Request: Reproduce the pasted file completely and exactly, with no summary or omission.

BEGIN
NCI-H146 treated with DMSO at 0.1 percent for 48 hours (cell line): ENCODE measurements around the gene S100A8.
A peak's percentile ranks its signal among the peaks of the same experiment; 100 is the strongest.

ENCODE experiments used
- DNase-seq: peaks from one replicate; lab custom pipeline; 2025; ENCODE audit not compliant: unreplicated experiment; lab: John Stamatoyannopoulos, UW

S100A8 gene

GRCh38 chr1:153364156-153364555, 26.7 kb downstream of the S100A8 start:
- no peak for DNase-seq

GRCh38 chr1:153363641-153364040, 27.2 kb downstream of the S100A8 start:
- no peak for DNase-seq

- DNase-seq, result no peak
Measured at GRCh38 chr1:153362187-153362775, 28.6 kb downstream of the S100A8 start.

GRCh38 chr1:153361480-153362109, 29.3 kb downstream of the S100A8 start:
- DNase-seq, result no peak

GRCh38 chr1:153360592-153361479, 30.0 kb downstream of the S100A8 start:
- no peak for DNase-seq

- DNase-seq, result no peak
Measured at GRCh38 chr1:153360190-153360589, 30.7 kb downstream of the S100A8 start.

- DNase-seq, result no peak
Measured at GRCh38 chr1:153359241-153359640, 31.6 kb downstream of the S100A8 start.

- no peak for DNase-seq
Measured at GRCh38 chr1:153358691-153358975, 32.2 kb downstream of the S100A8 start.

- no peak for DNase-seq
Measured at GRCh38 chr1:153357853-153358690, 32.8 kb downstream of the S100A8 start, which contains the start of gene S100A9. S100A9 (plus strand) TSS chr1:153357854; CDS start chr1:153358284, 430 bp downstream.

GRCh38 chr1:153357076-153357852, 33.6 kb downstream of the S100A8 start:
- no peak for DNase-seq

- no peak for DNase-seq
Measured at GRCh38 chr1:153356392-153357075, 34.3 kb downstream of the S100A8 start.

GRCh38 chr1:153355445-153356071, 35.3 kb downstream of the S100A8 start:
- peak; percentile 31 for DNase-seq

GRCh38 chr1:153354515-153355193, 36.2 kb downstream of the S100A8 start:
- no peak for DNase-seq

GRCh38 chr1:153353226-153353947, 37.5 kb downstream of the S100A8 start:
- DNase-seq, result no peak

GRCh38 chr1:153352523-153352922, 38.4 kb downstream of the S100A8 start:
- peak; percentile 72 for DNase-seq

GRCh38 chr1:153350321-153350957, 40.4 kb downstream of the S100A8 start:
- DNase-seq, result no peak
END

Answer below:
NCI-H146 treated with DMSO at 0.1 percent for 48 hours (cell line): ENCODE measurements around the gene S100A8.
A peak's percentile ranks its signal among the peaks of the same experiment; 100 is the strongest.

ENCODE experiments used
- DNase-seq: peaks from one replicate; lab custom pipeline; 2025; ENCODE audit not compliant: unreplicated experiment; lab: John Stamatoyannopoulos, UW

S100A8 gene

GRCh38 chr1:153364156-153364555, 26.7 kb downstream of the S100A8 start:
- no peak for DNase-seq

GRCh38 chr1:153363641-153364040, 27.2 kb downstream of the S100A8 start:
- no peak for DNase-seq

- DNase-seq, result no peak
Measured at GRCh38 chr1:153362187-153362775, 28.6 kb downstream of the S100A8 start.

GRCh38 chr1:153361480-153362109, 29.3 kb downstream of the S100A8 start:
- DNase-seq, result no peak

GRCh38 chr1:153360592-153361479, 30.0 kb downstream of the S100A8 start:
- no peak for DNase-seq

- DNase-seq, result no peak
Measured at GRCh38 chr1:153360190-153360589, 30.7 kb downstream of the S100A8 start.

- DNase-seq, result no peak
Measured at GRCh38 chr1:153359241-153359640, 31.6 kb downstream of the S100A8 start.

- no peak for DNase-seq
Measured at GRCh38 chr1:153358691-153358975, 32.2 kb downstream of the S100A8 start.

- no peak for DNase-seq
Measured at GRCh38 chr1:153357853-153358690, 32.8 kb downstream of the S100A8 start, which contains the start of gene S100A9. S100A9 (plus strand) TSS chr1:153357854; CDS start chr1:153358284, 430 bp downstream.

GRCh38 chr1:153357076-153357852, 33.6 kb downstream of the S100A8 start:
- no peak for DNase-seq

- no peak for DNase-seq
Measured at GRCh38 chr1:153356392-153357075, 34.3 kb downstream of the S100A8 start.

GRCh38 chr1:153355445-153356071, 35.3 kb downstream of the S100A8 start:
- peak; percentile 31 for DNase-seq

GRCh38 chr1:153354515-153355193, 36.2 kb downstream of the S100A8 start:
- no peak for DNase-seq

GRCh38 chr1:153353226-153353947, 37.5 kb downstream of the S100A8 start:
- DNase-seq, result no peak

GRCh38 chr1:153352523-153352922, 38.4 kb downstream of the S100A8 start:
- peak; percentile 72 for DNase-seq

GRCh38 chr1:153350321-153350957, 40.4 kb downstream of the S100A8 start:
- DNase-seq, result no peak